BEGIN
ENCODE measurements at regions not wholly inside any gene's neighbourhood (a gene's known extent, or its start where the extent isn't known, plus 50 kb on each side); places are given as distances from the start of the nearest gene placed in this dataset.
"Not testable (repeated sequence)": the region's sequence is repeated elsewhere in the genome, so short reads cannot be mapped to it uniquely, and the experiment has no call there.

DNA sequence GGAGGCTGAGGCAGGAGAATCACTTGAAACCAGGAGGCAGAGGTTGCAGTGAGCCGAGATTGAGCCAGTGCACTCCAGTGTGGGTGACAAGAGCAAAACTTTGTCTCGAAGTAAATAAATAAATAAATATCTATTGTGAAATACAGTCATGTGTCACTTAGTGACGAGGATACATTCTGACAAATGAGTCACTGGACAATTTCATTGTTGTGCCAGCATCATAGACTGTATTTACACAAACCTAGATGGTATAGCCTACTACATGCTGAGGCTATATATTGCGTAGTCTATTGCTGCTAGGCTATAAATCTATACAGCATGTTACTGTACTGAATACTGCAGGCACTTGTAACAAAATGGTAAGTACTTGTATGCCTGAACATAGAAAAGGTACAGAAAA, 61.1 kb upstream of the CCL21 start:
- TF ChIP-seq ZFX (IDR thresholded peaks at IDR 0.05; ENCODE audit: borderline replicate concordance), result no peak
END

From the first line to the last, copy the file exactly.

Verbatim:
ENCODE measurements at regions not wholly inside any gene's neighbourhood (a gene's known extent, or its start where the extent isn't known, plus 50 kb on each side); places are given as distances from the start of the nearest gene placed in this dataset.
"Not testable (repeated sequence)": the region's sequence is repeated elsewhere in the genome, so short reads cannot be mapped to it uniquely, and the experiment has no call there.

DNA sequence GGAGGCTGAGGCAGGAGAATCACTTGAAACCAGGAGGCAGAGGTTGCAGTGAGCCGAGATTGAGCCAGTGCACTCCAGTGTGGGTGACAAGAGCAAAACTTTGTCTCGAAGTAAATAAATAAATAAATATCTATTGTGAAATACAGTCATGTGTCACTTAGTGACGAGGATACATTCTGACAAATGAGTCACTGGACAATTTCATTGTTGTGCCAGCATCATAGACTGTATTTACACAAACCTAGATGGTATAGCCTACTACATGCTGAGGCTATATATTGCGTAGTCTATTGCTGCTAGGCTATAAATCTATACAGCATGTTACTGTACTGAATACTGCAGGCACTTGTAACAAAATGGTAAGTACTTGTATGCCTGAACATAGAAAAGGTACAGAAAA, 61.1 kb upstream of the CCL21 start:
- TF ChIP-seq ZFX (IDR thresholded peaks at IDR 0.05; ENCODE audit: borderline replicate concordance), result no peak